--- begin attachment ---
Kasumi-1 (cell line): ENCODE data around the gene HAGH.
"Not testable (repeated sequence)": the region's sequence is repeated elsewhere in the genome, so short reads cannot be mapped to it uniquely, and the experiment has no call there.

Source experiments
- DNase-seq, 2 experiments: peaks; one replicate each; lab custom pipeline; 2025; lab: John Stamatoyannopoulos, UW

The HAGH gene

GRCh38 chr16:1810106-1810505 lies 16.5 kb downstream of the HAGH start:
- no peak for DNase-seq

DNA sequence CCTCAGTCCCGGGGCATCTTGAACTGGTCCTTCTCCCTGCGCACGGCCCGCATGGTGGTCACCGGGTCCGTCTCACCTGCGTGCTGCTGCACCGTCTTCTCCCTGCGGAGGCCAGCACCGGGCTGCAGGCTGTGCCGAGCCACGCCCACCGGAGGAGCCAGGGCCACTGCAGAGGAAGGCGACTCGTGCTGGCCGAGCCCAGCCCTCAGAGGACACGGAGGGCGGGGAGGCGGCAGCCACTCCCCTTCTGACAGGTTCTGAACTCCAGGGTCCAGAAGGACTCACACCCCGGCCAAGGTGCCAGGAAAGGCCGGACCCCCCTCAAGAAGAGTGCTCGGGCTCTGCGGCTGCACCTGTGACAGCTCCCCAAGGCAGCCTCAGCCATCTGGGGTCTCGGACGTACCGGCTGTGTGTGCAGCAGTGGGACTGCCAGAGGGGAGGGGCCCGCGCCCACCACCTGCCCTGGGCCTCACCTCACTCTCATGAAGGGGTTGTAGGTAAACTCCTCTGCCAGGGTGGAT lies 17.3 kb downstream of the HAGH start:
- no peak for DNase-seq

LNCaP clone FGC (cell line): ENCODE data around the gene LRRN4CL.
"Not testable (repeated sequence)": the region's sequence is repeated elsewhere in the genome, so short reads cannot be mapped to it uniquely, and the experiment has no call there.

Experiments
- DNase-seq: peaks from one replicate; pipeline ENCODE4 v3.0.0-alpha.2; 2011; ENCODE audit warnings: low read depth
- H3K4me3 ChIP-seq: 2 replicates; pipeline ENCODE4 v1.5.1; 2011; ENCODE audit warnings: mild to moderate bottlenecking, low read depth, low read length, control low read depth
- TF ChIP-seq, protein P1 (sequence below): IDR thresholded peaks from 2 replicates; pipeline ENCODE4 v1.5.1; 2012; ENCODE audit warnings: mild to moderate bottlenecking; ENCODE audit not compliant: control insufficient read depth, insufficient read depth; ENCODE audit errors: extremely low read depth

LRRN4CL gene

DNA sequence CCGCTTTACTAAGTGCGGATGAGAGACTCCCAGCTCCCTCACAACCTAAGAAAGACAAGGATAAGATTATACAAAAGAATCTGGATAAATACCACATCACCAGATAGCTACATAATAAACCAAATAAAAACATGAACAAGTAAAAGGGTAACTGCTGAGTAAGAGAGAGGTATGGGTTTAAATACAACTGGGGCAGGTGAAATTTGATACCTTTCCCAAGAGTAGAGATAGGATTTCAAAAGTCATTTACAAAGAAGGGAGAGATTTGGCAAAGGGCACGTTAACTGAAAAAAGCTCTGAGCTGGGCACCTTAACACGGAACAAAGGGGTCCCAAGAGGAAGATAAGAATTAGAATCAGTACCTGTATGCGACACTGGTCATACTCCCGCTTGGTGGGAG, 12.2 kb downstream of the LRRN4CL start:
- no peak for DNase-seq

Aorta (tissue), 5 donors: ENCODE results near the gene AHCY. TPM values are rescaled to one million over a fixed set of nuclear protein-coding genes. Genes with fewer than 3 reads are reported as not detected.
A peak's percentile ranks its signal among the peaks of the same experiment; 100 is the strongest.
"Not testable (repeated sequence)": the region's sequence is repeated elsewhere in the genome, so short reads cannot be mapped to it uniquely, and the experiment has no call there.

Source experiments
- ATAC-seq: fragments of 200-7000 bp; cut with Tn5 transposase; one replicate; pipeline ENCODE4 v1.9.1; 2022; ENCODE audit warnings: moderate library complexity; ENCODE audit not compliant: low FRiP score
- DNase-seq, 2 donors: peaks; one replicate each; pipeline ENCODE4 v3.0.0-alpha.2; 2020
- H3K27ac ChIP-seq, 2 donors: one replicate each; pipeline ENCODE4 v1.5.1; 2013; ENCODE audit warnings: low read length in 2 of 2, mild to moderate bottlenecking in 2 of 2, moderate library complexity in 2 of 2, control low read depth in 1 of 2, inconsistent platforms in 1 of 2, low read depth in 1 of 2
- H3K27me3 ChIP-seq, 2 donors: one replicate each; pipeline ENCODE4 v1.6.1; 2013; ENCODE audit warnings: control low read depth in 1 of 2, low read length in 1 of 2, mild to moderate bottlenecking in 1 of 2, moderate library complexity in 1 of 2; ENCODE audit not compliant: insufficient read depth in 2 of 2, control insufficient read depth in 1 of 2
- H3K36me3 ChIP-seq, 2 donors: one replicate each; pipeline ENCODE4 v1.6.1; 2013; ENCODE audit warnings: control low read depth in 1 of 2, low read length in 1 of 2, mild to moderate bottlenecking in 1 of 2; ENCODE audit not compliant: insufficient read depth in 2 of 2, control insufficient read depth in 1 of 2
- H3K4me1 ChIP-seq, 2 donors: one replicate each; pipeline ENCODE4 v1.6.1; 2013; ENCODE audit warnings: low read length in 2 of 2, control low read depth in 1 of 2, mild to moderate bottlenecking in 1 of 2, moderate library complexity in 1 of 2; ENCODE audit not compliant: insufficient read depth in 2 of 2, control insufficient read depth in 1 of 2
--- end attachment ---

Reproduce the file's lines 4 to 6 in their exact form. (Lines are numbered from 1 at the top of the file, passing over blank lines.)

- DNase-seq, 2 experiments: peaks; one replicate each; lab custom pipeline; 2025; lab: John Stamatoyannopoulos, UW

The HAGH gene

GRCh38 chr16:1810106-1810505 lies 16.5 kb downstream of the HAGH start: